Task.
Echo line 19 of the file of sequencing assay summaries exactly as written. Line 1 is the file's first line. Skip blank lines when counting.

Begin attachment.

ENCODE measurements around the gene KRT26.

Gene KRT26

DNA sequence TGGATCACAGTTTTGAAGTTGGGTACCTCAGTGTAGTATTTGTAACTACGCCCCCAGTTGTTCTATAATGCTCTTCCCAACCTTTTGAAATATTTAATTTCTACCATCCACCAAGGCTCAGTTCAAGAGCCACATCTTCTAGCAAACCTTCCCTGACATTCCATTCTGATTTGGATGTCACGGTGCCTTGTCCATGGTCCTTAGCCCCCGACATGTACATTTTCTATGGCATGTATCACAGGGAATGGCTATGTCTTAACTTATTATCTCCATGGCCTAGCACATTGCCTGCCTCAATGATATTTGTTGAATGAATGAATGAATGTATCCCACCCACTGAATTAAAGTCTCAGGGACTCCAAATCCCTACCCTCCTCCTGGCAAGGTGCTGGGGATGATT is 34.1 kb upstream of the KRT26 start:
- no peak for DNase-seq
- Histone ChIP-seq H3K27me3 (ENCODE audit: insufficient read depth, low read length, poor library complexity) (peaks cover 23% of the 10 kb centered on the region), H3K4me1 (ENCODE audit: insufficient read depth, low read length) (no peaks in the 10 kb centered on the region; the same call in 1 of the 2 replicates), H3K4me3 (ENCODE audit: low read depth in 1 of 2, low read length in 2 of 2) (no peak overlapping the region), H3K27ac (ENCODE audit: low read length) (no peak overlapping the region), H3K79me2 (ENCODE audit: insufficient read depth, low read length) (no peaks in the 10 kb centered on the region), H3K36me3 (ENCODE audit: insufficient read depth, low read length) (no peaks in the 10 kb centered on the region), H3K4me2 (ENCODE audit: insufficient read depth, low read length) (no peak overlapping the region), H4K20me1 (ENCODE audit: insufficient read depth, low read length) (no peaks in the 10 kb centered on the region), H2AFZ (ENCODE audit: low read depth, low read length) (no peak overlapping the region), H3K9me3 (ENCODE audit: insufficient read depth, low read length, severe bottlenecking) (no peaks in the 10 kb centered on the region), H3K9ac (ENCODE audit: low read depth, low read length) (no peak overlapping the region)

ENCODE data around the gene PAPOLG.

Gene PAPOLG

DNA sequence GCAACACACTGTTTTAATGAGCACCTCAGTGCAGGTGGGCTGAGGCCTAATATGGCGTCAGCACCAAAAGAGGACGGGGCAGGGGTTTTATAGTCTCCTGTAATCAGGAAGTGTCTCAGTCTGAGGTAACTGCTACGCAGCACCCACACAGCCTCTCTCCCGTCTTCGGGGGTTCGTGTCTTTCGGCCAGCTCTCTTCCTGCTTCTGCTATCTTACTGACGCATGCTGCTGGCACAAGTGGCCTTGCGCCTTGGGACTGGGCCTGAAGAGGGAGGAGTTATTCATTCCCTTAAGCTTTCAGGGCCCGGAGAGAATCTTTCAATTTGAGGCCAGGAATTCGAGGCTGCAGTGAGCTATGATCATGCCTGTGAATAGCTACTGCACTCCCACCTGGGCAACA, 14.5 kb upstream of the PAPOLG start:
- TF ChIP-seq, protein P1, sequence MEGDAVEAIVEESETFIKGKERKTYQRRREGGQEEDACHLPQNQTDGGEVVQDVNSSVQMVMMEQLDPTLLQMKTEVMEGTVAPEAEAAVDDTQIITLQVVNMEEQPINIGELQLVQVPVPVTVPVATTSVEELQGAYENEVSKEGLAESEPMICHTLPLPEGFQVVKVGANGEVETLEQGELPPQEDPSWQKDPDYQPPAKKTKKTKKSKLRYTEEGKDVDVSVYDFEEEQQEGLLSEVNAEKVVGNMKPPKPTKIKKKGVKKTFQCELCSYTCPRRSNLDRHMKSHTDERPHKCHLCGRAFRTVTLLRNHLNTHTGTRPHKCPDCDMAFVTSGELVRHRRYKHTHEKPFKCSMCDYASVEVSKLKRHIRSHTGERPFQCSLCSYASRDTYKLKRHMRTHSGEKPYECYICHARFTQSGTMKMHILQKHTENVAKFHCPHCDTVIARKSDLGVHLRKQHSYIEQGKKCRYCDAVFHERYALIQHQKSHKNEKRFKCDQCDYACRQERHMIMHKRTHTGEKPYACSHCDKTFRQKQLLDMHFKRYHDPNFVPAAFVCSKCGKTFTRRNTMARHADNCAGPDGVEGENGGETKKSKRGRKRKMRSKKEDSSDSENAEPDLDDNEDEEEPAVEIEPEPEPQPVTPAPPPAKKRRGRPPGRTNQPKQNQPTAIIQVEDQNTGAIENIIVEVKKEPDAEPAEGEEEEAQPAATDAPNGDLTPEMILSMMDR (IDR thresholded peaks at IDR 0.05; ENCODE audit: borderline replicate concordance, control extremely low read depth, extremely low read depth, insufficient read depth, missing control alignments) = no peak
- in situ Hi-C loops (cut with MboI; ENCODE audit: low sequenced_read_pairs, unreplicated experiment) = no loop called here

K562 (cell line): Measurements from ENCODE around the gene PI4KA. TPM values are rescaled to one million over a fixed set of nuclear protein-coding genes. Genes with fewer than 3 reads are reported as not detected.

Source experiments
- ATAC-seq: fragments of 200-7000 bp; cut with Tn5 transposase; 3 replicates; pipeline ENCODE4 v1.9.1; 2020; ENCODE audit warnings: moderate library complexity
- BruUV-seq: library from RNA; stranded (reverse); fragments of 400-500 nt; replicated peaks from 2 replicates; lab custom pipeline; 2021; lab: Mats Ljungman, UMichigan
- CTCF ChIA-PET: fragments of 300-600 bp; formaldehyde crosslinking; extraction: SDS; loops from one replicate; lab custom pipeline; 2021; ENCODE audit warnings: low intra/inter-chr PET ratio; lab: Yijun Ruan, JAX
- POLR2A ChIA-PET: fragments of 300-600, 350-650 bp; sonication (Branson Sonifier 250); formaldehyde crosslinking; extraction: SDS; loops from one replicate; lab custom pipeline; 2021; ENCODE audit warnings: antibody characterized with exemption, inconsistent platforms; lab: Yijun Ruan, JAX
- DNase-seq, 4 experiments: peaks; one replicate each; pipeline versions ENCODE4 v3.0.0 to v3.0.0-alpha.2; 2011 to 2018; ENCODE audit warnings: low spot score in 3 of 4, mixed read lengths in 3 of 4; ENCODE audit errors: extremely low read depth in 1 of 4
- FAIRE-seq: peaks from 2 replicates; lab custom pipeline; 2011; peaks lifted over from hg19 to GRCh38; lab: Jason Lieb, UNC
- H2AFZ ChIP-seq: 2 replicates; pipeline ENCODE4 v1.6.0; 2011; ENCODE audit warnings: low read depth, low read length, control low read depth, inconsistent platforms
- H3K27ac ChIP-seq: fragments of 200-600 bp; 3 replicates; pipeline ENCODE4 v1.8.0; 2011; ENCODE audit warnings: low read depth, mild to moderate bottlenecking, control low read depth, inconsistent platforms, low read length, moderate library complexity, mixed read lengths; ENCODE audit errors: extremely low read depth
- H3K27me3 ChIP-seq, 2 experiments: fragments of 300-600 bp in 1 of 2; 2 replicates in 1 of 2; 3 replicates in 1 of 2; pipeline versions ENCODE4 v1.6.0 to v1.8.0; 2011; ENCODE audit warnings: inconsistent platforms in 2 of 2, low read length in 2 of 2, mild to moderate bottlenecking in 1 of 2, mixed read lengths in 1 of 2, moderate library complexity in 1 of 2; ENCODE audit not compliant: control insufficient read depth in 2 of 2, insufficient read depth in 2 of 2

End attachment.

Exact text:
- H2AFZ ChIP-seq: 2 replicates; pipeline ENCODE4 v1.6.0; 2011; ENCODE audit warnings: low read depth, low read length, control low read depth, inconsistent platforms